There is a good picture at http://www.ockels.nl/Introduction.htm [ockels.nl] (from http://www.laddermill.com/ [laddermill.com], which somebody else posted).

      • I had not made the conceptual leap that each cable segment was essentially being lifted individually, by its host kite. Of course, they are all tied together, which is where the power comes from. The weight problem isn't a problem - it is just 'overhead' so to speak.

        Thank you too for the link. The cable will be made from Dyneema, the world's strongest fiber. [dsm.com] It is apparently a superstrong polyethylene fibre, which I assume means it won't conduct electrical strikes.

    • Re:Five miles high (Score:4, Interesting)

      by utlemming (654269) on Sunday January 02, 2005 @08:39PM (#11241061) Homepage
      Why wait for lightning? I mean you could get a corona discharge of the thing, just off the earth's ambienent electric field. My Dad, who happens to be a physcist argues that the discharge would be about 1,000 volts per foot. The only reason you don't get a discharge with out a device like this is because the impedenace of air is too high. And if you make it out of something that is non-conductive, you managed to make a huge capacitor -- the wings would generate a huge electric charge, and everytime a wing came down it would arch to the nearest grounded object (aka the world's larges capacitor). In other words, you want this be conductive, just so you don't have some unlucky bi/quad-ped walking by to get zapped by some serious static electricity. Corona discharges would be _better_ since you could run it to ground -- but it brings new meaning to the term "hi-voltage" power lines.

      The other problem is that the cable would have to, at a minium, support something on the order of 20,000 psi. The only way to offset that would be use hellium or some other lighter-than-air gas in the sails. However, then you have to put this thing under stress in order to generate the power, so were back to the 20,000+ psi range. Steal is pretty much out. What sort of fiber/metal/ceramic are thinking of?

    • Do we have carbon-fiber cable yet?
      If we do it probably comes from here: http://www.zyvex.com/ [zyvex.com]
  • by confusion (14388) on Sunday January 02, 2005 @06:55PM (#11240600) Homepage
    I'm really picturing this being quite the Rube Goldberg contraption. Maintaining such a system of giant kites in such strong winds is going to be a problem, as is lightning, storms, etc.

    The nice thing about some of the other alternative power systems is that they tend to be smaller scale and are backed up by the power grid or some other form of generation. If you have a 100MW kite system, it would be such a substantial source of power that providing a backup to it when there is no wind or the cable breaks, will not be trivial.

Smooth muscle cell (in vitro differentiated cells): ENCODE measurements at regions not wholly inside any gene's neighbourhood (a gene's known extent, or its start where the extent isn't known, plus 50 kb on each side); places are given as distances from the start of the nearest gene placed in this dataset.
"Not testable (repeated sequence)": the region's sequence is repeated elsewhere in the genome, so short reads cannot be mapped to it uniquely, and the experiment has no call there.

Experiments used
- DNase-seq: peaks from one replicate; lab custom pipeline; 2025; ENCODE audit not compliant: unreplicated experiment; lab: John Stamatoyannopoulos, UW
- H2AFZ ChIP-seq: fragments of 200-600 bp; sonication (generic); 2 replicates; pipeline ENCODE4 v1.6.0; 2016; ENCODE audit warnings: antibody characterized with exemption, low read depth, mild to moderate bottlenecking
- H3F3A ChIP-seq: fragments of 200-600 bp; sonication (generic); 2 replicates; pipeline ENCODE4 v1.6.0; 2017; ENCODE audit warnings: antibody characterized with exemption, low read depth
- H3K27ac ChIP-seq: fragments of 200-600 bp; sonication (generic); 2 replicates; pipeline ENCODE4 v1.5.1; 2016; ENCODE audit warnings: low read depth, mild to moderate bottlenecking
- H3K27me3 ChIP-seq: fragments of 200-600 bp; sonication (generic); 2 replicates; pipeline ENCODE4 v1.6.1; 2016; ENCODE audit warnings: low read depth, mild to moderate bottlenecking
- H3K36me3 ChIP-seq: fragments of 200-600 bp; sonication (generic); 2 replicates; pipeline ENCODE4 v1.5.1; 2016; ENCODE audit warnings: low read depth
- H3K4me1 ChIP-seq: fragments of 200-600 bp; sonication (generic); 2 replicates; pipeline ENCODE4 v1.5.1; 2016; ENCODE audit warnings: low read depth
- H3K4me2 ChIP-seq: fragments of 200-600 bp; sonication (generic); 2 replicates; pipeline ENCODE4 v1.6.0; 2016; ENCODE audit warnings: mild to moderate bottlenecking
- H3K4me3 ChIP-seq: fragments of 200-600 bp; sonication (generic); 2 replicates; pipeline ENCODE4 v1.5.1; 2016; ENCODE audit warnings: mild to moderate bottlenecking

Jerry
    http://www.syslog.org/ [syslog.org]

    • Maintaining such a system of giant kites in such strong winds is going to be a problem, as is lightning, storms, etc.

      And if they install some along the US/Mexico border as the article suggests then there's also drug-smuggling aircraft.

      This just in... The city of Dallas was plunged into darkness when a kite was struck by a cocaine-laden aircraft.
  • by wyldeone (785673) on Sunday January 02, 2005 @06:57PM (#11240611) Homepage Journal
    The article is very short on details. For instance, how will they obtain the the power if the kites are floating hundreds or thousands of feet in the air? Unless their tethered, in which case on whose land would they be tethered? And what would they do when the wind drops?
  • Behold the worlds largest lighting rod, how do they hope to manage that little problem?
  • by Spock the Baptist (455355) on Sunday January 02, 2005 @07:10PM (#11240675) Journal
    ...took the US a little too serously when we told them to go fly a kite.

    (ducking)
  • by tygerstripes (832644) on Sunday January 02, 2005 @07:12PM (#11240686)
    The inherent problems are astronomical - lift/weight ratio of kite-to-cable, vast amounts of airspace used etc. - but even the most basic feasibility requirements of this project cannot be met.

    Have a look at some of the plans and protoype pics of this behemoth, and it becomes clear (if not in the article) that the intention is for the ladder to be ground-originated, not just ground-anchored. This means the kites are travelling up from the ground to 5 miles and back again. The volume occupied by such a structure - especially one as non-static as this - would be monumental, not to mention the massive safety margin required to have more than one in operation within a few miles of any other ladder.

    So if we're looking at 400 ladders to generate enough to power a city, we're look at a good 3000+ square miles of land if we're to be sure that no ladder is to collide with another. Not practical on any scale, I suspect.

    Now if we're to be sure the things don't come down every time there's a spot of bad weather, we are looking at getting them up above the common cloud-cover atmospheric strata. In that case, why the hell not just use bigger kites, no ridiculous ladder-arrangement, and use the kite-wing surface-area to convert solar-energy? If the kites are well-engineered and -controlled enough to be able to operate in such a stringently unified fashion, I'm sure the same technology could be used to keep solar-kites in the air. True, the strain on the cables would be even greater if they have to be reliable electrical conduits as well, but that's really only one of several major flaws in this project.